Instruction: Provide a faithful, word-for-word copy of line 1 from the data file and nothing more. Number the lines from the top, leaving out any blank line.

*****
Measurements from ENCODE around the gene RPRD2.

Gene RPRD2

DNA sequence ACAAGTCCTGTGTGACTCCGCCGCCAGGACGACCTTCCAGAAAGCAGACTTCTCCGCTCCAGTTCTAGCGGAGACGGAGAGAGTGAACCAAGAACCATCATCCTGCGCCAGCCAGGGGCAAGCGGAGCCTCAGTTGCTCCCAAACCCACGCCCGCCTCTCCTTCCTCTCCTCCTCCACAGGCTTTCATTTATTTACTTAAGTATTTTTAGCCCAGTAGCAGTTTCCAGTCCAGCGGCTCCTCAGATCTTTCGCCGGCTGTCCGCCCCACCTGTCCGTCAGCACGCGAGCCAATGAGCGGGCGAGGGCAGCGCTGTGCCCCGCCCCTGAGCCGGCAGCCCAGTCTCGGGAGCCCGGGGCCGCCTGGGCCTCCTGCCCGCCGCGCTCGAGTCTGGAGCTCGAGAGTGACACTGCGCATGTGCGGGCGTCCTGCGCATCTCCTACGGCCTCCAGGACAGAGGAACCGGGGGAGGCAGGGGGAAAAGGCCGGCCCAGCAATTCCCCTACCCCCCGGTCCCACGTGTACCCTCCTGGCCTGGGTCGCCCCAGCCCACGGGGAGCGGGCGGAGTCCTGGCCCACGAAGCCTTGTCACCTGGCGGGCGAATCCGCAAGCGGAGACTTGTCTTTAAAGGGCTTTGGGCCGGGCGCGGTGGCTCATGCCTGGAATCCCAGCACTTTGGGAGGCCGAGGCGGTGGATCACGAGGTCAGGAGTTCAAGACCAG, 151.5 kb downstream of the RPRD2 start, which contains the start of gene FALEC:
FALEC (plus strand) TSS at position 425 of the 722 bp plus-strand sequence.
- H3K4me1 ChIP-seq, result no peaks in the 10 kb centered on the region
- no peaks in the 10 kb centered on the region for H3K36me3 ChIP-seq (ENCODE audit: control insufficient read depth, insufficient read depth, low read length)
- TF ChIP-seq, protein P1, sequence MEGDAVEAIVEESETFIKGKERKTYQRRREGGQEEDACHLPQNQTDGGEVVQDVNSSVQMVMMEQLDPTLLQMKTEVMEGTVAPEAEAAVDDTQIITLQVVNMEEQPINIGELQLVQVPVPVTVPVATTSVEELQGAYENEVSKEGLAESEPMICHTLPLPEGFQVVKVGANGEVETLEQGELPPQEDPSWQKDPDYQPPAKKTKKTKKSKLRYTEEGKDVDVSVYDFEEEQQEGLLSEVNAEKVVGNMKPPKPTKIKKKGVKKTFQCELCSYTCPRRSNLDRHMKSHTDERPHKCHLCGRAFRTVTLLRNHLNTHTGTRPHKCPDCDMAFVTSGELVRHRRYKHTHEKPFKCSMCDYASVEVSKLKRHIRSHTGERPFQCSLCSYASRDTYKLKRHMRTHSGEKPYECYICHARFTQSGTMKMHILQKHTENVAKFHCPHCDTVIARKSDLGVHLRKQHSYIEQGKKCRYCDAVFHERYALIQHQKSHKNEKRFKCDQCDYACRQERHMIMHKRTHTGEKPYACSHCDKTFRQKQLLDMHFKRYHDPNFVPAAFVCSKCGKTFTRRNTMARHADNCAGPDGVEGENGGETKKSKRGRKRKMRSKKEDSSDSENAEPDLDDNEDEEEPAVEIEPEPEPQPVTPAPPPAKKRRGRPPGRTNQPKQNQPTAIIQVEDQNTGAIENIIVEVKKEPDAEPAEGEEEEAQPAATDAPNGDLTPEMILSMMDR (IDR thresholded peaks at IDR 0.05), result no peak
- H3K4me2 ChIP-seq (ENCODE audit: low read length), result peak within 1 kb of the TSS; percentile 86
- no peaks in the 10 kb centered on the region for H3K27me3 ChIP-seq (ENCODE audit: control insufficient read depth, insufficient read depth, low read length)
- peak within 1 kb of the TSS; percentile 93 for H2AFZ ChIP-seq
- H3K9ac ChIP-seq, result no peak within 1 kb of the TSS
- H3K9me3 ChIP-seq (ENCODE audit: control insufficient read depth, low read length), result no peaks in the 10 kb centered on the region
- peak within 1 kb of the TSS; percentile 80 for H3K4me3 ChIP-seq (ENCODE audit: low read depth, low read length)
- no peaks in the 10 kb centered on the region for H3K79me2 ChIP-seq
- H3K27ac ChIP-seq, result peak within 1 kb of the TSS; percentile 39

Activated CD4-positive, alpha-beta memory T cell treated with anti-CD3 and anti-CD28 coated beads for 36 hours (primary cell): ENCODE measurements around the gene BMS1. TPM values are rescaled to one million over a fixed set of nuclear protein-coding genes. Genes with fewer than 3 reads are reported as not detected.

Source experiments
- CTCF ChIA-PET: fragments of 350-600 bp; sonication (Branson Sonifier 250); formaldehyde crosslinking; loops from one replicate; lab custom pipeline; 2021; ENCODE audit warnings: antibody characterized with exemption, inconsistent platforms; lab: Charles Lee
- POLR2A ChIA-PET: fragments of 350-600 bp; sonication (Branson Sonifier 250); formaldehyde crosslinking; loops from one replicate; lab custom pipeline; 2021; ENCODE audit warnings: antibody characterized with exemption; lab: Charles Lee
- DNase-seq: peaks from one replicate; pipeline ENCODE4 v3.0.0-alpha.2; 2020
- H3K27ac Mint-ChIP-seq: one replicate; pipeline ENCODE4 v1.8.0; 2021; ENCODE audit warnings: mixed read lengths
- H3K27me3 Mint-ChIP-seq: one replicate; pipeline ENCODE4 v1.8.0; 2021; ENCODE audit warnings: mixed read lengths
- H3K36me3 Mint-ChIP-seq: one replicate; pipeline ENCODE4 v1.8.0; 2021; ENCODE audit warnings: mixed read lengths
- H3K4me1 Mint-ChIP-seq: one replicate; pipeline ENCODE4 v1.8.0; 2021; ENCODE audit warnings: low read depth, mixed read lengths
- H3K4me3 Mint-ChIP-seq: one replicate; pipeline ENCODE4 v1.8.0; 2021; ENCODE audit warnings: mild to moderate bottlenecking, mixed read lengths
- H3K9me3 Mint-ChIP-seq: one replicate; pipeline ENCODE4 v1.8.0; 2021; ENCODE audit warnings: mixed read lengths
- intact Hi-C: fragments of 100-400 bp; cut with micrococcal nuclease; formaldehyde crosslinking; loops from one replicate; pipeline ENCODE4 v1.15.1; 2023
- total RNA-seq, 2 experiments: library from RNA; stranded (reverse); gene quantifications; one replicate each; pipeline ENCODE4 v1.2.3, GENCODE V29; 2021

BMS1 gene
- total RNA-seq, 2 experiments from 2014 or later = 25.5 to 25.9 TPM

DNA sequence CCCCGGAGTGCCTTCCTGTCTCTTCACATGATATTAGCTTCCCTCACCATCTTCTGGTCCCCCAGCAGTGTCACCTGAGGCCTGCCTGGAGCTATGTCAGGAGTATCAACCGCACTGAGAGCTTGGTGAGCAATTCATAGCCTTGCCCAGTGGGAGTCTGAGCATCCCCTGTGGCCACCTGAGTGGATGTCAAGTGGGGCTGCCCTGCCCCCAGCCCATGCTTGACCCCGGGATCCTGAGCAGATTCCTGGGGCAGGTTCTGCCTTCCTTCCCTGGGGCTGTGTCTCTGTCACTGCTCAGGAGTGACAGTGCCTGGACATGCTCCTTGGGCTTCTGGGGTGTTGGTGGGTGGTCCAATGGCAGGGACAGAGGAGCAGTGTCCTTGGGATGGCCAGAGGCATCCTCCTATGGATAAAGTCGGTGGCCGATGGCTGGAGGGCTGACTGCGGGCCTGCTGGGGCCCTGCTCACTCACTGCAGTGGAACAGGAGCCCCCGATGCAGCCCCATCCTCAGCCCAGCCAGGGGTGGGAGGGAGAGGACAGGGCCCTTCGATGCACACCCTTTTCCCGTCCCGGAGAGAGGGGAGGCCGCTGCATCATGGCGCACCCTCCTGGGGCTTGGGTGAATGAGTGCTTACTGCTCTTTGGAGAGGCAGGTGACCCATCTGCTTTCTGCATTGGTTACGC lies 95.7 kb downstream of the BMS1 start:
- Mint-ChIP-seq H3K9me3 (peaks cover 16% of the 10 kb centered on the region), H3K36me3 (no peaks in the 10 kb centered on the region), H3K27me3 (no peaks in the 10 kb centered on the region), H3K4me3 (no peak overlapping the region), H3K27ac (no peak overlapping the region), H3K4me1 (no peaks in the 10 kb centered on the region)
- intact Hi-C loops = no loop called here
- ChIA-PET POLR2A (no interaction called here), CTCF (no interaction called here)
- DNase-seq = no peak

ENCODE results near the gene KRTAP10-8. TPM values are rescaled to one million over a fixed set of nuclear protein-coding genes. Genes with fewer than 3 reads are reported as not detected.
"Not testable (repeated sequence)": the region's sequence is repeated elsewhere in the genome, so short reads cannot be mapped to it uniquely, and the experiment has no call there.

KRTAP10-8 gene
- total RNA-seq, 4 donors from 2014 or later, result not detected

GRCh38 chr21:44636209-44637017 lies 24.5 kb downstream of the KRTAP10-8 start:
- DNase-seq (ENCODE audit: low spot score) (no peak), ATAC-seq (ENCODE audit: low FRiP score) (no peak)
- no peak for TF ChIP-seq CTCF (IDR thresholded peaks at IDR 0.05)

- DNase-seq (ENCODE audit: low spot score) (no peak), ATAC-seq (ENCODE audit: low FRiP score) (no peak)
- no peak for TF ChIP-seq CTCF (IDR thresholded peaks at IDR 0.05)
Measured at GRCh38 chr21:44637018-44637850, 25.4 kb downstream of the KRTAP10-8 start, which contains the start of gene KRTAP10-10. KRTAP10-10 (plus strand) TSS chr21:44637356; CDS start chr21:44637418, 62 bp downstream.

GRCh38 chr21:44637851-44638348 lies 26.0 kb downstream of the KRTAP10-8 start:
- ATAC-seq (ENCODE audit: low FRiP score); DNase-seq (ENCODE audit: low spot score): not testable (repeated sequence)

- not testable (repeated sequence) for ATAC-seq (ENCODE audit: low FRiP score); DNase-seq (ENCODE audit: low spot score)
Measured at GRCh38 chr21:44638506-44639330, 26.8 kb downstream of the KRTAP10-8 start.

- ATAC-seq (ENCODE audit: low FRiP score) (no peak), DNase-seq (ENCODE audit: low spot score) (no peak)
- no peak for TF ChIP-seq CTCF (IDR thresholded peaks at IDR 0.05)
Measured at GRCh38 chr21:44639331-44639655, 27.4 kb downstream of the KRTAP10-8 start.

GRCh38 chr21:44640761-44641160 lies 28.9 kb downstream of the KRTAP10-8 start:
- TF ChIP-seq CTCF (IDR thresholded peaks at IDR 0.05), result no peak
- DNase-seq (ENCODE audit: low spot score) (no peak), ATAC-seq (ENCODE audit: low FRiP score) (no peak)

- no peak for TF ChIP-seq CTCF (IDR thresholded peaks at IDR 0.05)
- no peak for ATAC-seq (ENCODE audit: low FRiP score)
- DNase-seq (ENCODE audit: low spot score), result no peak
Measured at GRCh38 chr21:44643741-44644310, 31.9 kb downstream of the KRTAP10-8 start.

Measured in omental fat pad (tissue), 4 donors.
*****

Measurements from ENCODE around the gene RPRD2.